RP: It's crucial. This is something that I don't have to do. You know, I have a nine to five. All I want to do is give back. I want to create characters that you don't see in the hood. Puerto Rico. My characters are Puerto Rican, Jamaican, come from all different types of backgrounds. What supports this too is their style. Characters don't wear tights in my book. They don't have capes or cosmic powers. No one got bit by a spider and became a Spider-Man. What we do is we have real kids who just learn to buck up and learn discipline from their sensei, who has his own personal issues as well. It's also a community coming together and becoming a team. From a stylistic point, everything they wear is stuff that kids can relate to. They have Timberlands and Air Jordans, and I'm not like poking fun at it. I'm not making it a satire. It's real and it's cool. I want kids to know it's okay to be different, to be able to tell a friend that they're doing something wrong. They can push against the grain and not fall in line to become a villain.

JM: You're pretty much the only person Latino, much less Puerto Rican, that I know who is in this industry. I'm sure there's a lot more, but is it safe for me to assume that you've had some struggle coming into this job? Has anyone helped you get to where you are right now?

RP: I can say it was my hard work. Classic old fashioned hard work. It was me putting myself in a position where I didn't have to sing and dance. I came in, I studied, I learned the things that I did and it made me stronger and better. I used my talents and worked on my strengths and my weaknesses. There's tons of Latinos in the industry, they just don't get any recognition. I want to change that. I'm tired of the propaganda machine. I mean, every Latino is seen fighting with the police, getting their mug shot taken, getting paper towels thrown at them. I really want to push that clear multicultural [agenda] within our overall culture. We're good, we're bad, we're multi-faceted. We're not a stereotype. We're not a lazy guy with a big hat and mustache. We are human beings and we have stories to tell. Latinos have to tell their stories, you know. I just want to give a voice to the people that don't have one. That's pretty much my motto, and I get to do that through design, creating characters, pushing a story that's ours and owning it - without watering it down. Hopefully, we'll get somewhere; I'm hoping that kids will listen to this and say, "Alright, he came from the hood. He has a good story to tell and it sounds authentic." The story isn't a drama, but it is showing the struggles people regularly face and doesn't fit into this vanilla, mainstream way of thinking.

JM: Where do you want to see Rios Toy Designs in five years? In 10 years?

RP: A lot more profitable. More than just money though, I want to see growth and the message being pushed. I would like to see it in more retail stores, obviously. I would like more eyes on it. That's a big challenge when you have a good product: What do you do with it? How do you get it to the right hands?  How do you spread the word? Social media is great, anyone can become noticeable and find their own path. I would like it to use my platform to bring up other artists and showcase their work. Hopefully, I can have more people of all colors and just have them tell their stories through design that's deep. I get deep with my designs and that's what works for me and what I would like to showcase. So, in short, I would like to expand and get more artists to have their own lines as well.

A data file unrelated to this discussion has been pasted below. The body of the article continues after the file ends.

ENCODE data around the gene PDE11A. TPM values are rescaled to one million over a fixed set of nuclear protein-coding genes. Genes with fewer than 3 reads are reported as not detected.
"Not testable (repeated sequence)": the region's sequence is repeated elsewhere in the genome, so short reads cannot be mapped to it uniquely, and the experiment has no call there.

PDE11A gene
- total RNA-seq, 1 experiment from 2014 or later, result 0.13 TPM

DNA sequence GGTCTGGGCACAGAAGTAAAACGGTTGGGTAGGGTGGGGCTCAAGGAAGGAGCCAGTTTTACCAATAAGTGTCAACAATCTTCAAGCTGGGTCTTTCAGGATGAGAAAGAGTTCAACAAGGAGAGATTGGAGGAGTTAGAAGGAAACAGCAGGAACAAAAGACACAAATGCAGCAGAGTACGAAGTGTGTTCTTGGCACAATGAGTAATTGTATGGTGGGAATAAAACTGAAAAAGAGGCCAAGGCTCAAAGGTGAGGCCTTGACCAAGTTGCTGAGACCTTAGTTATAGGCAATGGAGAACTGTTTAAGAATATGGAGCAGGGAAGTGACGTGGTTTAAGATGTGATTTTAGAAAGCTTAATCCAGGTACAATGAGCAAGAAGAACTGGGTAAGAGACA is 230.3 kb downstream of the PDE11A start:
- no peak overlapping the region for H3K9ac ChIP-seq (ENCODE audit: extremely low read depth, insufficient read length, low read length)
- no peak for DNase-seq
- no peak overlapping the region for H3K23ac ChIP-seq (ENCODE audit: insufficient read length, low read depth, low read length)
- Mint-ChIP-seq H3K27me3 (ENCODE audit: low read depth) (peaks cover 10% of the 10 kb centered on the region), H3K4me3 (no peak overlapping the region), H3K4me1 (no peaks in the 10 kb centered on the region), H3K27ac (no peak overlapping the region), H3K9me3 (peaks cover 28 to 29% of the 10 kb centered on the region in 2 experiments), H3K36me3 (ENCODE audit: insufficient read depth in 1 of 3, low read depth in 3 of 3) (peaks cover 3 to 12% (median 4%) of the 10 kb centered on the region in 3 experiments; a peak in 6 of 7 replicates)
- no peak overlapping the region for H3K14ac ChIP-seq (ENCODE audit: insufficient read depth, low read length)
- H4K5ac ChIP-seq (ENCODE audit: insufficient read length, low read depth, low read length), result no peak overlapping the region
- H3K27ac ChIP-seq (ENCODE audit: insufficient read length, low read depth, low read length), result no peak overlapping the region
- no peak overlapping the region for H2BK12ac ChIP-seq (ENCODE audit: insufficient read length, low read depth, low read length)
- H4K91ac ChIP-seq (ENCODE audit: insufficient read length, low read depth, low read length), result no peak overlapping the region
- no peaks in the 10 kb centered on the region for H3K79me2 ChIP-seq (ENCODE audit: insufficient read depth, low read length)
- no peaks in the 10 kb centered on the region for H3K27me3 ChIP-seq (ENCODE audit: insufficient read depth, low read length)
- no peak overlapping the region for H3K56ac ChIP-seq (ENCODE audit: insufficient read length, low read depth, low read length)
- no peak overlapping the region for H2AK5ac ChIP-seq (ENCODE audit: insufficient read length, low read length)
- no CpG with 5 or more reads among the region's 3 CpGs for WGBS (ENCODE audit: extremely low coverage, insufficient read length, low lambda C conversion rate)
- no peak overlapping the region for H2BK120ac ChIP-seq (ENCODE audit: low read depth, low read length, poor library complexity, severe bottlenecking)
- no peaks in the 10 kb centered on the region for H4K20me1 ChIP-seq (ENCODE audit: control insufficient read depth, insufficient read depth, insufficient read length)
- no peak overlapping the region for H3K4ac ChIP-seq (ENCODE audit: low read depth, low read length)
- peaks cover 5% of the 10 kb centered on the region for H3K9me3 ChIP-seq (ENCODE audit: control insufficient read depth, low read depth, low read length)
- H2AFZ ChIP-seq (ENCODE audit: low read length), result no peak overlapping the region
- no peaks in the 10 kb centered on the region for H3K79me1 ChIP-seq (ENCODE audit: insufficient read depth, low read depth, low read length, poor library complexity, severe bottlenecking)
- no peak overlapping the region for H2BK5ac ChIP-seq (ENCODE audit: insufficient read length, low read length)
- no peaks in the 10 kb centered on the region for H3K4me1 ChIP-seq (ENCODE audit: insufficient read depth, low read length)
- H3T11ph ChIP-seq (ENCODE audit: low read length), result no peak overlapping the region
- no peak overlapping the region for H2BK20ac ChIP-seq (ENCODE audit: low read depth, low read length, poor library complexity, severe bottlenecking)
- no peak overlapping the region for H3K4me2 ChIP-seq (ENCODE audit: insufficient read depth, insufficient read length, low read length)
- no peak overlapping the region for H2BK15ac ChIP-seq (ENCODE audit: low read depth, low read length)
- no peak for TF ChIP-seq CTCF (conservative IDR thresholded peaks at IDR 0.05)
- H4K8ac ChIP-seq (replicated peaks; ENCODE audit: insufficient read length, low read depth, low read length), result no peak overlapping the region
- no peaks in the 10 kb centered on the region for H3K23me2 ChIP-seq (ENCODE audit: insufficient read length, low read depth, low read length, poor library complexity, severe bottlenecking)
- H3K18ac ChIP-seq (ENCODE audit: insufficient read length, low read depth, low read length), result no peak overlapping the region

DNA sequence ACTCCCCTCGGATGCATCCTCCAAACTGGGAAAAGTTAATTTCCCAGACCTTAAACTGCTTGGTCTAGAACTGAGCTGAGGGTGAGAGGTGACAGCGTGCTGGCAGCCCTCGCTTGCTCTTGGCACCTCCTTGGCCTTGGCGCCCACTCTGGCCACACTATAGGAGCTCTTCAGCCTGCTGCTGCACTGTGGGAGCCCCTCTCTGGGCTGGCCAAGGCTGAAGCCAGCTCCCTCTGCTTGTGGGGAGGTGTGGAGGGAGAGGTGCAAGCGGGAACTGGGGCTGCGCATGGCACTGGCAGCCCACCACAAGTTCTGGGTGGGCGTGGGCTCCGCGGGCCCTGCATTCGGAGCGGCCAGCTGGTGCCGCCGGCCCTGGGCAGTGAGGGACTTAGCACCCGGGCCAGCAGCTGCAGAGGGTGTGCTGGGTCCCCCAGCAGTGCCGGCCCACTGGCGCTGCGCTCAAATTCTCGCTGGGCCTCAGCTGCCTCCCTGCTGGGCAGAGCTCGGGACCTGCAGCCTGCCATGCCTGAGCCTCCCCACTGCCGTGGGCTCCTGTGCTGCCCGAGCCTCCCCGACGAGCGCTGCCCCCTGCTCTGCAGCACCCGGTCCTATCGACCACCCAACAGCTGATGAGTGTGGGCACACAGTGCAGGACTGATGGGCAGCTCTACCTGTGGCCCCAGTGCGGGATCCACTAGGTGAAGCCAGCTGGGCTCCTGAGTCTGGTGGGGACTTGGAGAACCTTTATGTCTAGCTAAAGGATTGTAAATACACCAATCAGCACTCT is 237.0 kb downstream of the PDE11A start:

JM: Someone comes up to you and says, "I want to be just like you. I want to create toys." What do you tell them is the most crucial piece of advice for them to follow?

RP: [That answer differs based] on everyone's strengths or weaknesses. Let's say we're talking about a kid who can draw and he's showing some development, my advice to him would be to listen to criticism because it's going to help you. Focus on the market because you have to understand and sell to your audience. There are certain struggles you deal with learning these things, so get somebody to mentor you and listen to what they're saying because you want to get better. A lot of times, kids who have talent are treated like Superman in their neighborhood. That may be fine with their friends, but when they go out, they're going to need to learn professionalism and discipline. You need to have big ears and listen.

JM: The story that you're telling is resonating with people in places similar to where we grew up in. I could read the story and say, "Oh, my God. That's me. That's just like home." I can see your characters being my friends. Is this the kind of story you wish to keep on telling? Do you plan on eventually other tackling underrepresented markets in the near future?

RP: This story is personal and there is a lot to tell. I would love the opportunity to tell it forever and leave a legacy. When you turn a certain age, you start thinking about death more often. You hear more conversations about high blood pressure and foods you shouldn't eat, which all just means the end is near. You think of these things and ask yourself, "What am I leaving behind?" I want to leave something my children can be proud of, my family and my people can all be proud of. I want people to always remember the real me and that I did things on my terms. It's a mantra that I've adopted after Toys R Us. Let me do what I can do and try. That's what happened with the toys. That's what's happening with the story. I am just trying and putting my hands and my feet together and grinding.

You can find Rios Palante on Instagram, Facebook, Twitter, and https://fustamps.bigcartel.com/